QUEBEC — The 14-year-old daughter of the man considered a hero after he died trying to stop the Quebec City mosque shooter gave moving testimony Thursday about how much she misses her father.
In between tears, the teenager spoke on behalf of herself and her family and about how Azzedine Soufiane's death has left a giant void in their lives.
"I miss my father terribly," said the girl, whose name is under a publication ban. "He was everything to me."
The girl's mother and many others in the courtroom cried throughout her testimony, which was part of the sentencing arguments hearing for Alexandre Bissonnette, who pleaded guilty to murdering Soufiane and five other Muslim worshippers on Jan. 29, 2017.
Witnesses to the mosque shooting said Soufiane charged the gunman, trying to disarm him and save others, only to be shot dead on the carpet.
The girl said in the days following the shooting she was living in a fog, telling herself her father was still alive.
But then, "I saw the casket," she said. "And I really saw that my father was dead."
"I am proud of my dad, of his actions," she said. "He was the best father, the best man ... Why? Why did this man (Bissonnette) attack innocent people?"
Even Quebec Superior Court Justice Francois Huot described her father as a hero.
Huot addressed the girl directly, telling her he never had the privilege to meet Soufiane, but that, due to his actions, "he was a giant. Your father was a hero."
The Crown completed presenting its evidence Thursday. Bissonnette's defence team is scheduled to begin its arguments Monday.
A conviction on first-degree murder carries an automatic life sentence with no chance of parole for 25 years.
Huot has to determine how much time must be served before the eligibility kicks in — which in this case could be as much as 150 years.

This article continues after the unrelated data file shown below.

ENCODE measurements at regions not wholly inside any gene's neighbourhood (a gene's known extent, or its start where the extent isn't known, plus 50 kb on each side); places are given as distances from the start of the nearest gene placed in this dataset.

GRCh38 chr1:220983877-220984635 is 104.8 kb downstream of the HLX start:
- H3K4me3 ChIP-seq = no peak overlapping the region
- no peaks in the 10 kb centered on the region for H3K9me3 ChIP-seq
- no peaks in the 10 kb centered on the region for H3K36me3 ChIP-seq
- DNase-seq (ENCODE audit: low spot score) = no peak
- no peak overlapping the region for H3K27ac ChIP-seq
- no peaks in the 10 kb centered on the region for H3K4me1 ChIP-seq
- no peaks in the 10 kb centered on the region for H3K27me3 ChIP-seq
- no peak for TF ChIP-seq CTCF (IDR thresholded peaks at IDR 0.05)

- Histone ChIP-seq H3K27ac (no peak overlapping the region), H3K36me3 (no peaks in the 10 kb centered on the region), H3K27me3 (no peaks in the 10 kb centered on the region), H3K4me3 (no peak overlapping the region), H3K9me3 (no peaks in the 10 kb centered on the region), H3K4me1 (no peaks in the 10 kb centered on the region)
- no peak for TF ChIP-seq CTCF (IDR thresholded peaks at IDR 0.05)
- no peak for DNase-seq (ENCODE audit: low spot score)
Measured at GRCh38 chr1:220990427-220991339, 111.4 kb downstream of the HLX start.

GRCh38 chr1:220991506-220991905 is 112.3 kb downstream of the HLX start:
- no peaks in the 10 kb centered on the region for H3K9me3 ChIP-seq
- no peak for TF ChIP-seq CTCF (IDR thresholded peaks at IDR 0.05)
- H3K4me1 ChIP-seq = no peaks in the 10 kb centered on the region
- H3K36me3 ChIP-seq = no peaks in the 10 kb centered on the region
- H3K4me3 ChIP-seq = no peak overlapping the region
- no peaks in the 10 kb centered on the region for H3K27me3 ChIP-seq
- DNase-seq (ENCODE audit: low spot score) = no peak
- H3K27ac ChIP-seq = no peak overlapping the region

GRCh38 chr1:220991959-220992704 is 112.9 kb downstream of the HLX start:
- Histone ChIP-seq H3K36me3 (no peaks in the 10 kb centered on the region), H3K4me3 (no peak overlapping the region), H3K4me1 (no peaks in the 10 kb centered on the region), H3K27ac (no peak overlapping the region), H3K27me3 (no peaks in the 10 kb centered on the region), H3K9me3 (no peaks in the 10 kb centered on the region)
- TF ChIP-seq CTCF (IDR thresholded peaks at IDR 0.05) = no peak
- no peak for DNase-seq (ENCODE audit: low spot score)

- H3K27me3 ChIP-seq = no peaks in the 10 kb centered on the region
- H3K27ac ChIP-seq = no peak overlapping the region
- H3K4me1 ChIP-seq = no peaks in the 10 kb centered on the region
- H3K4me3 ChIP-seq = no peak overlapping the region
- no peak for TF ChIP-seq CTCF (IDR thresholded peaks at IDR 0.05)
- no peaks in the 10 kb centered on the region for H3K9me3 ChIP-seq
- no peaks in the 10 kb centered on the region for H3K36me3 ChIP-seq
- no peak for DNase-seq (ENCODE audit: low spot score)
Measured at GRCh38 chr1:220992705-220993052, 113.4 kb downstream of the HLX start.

Earlier on Thursday, the head of the Quebec City mosque where the six men were gunned down addressed the author of the rampage directly and pointedly asked him why he committed the crimes.
"Why? Why?," said Boufeldja Benabdallah, his eyes trained on killer Bissonnette.
"You killed six of my brothers. But you also caused pain to all Quebec society, which could not believe that such an attack had occurred at home."
Having heard previous evidence in court, Benabdallah refused to call Bissonnette a victim of society.
"Society is not guilty of your well-thought-out gesture," he said. "No one will bear the responsibility or the burden of another."
He told Bissonnette the community was recovering but that the painful memories will remain even if the mosque's carpets have had the blood washed from them and the bullet holes in the walls have been replastered.
"There will always be the memory of bodies lying inert or writhing in pain and reminding us of the tragedy of which you were the perpetrator," he said in tears.
Meanwhile, the president of the mosque on the night of the massacre told Huot a feeling of fear and insecurity remains among Muslims in Quebec.
Mohamed Labidi testified that some families have talked about leaving the province or even Canada, while others actually have moved away.
Labidi said Bissonnette's act has intimidated the community and had a deep impact on its identity.
Emotions have been running high at the hearing, where two widows have testified as well as two children of one of the men killed that night.
Several men who were present in the mosque have recounted in detail what they saw and how they were wounded.
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